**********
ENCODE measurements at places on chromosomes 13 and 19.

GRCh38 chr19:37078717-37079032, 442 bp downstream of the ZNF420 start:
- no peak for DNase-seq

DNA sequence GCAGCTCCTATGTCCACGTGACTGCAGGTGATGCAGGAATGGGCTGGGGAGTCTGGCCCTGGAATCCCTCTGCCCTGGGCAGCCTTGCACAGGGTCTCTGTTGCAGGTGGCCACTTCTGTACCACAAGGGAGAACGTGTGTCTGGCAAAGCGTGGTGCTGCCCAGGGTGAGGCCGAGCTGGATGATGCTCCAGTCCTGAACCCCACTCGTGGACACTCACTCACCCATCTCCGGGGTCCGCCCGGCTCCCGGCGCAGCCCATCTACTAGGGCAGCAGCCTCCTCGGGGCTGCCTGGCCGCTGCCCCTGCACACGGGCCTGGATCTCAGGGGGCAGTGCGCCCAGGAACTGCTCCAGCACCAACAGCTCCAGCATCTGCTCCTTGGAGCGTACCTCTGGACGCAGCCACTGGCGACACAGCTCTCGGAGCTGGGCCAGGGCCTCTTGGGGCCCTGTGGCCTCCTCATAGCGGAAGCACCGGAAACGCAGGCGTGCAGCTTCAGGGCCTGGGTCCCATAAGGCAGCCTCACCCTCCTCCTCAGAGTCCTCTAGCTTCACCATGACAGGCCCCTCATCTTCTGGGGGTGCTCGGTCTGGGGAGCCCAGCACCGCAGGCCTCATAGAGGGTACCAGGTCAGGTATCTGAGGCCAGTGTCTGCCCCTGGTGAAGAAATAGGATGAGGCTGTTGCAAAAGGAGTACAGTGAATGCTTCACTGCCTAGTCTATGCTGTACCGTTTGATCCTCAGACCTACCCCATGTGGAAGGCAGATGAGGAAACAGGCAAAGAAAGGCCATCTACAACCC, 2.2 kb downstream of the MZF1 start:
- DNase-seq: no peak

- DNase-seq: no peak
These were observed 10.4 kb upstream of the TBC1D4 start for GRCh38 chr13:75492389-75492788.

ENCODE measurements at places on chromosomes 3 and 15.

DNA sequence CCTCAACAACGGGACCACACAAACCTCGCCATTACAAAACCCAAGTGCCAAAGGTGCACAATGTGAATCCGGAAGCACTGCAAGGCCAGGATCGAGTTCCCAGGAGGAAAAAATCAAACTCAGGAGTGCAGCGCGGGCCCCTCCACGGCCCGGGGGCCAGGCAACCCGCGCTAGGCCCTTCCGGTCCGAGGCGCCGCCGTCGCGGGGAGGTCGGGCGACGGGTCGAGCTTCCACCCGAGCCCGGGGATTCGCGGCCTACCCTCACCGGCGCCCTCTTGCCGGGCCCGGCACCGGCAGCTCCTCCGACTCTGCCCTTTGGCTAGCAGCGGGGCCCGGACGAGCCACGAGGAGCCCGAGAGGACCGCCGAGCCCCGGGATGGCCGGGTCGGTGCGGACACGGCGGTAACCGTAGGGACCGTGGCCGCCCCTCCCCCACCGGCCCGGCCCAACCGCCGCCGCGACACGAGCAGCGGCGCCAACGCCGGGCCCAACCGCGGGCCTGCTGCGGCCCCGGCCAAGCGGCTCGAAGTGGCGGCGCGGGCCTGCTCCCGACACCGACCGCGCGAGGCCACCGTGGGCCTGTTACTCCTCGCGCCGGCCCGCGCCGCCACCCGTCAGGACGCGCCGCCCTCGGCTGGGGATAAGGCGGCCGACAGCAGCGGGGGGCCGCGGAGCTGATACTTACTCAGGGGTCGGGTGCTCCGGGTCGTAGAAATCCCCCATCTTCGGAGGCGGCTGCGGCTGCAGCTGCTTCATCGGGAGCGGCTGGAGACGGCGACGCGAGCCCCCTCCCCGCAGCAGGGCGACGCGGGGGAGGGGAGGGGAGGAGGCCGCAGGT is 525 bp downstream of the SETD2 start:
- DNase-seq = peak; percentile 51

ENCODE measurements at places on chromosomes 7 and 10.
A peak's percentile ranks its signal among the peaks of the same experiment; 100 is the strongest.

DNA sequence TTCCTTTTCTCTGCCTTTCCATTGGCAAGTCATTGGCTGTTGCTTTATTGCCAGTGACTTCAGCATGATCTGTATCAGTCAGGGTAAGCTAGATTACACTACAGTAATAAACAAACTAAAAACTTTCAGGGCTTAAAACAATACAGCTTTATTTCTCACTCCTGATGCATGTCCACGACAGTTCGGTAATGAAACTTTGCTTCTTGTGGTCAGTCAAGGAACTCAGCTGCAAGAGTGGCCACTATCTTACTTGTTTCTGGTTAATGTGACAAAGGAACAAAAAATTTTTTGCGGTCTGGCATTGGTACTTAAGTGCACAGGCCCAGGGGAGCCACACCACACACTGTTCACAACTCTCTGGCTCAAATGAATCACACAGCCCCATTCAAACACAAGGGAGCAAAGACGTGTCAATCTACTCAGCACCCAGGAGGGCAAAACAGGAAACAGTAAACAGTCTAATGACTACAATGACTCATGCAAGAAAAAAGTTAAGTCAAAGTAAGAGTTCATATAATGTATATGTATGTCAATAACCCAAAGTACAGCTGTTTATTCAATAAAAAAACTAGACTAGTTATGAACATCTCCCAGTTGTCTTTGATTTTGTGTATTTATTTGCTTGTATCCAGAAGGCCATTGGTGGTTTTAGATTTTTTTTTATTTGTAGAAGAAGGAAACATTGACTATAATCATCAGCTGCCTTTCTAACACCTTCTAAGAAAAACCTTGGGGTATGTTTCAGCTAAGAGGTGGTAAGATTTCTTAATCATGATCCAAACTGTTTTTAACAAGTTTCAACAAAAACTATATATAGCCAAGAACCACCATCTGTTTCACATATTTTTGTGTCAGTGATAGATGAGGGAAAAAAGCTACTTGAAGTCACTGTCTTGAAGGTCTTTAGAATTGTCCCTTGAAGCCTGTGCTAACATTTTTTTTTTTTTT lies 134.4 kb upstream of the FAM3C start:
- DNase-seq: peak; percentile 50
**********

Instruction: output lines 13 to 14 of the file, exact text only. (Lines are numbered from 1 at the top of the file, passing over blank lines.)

DNA sequence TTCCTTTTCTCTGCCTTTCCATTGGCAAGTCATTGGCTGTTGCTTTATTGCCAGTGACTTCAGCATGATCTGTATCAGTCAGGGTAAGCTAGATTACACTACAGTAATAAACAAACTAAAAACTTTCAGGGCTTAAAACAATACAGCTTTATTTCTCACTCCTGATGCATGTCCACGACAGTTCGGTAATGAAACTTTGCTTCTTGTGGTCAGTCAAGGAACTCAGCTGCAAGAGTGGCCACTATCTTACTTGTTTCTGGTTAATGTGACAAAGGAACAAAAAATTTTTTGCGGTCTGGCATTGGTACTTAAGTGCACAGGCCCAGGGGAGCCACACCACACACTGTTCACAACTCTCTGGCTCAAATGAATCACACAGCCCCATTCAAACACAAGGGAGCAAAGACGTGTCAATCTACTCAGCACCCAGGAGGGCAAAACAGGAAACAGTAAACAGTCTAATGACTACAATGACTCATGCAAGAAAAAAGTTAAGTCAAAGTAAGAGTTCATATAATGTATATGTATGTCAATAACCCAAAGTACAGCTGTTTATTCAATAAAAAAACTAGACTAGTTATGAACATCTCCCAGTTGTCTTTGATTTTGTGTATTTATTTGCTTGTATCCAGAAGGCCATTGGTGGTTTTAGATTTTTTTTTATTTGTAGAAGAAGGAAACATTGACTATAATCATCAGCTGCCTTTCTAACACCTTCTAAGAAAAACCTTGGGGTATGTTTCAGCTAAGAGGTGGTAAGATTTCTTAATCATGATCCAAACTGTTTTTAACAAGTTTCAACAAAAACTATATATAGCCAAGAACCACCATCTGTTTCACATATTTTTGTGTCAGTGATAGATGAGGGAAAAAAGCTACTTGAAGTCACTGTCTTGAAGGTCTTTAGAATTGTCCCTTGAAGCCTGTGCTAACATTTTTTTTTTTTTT lies 134.4 kb upstream of the FAM3C start:
- DNase-seq: peak; percentile 50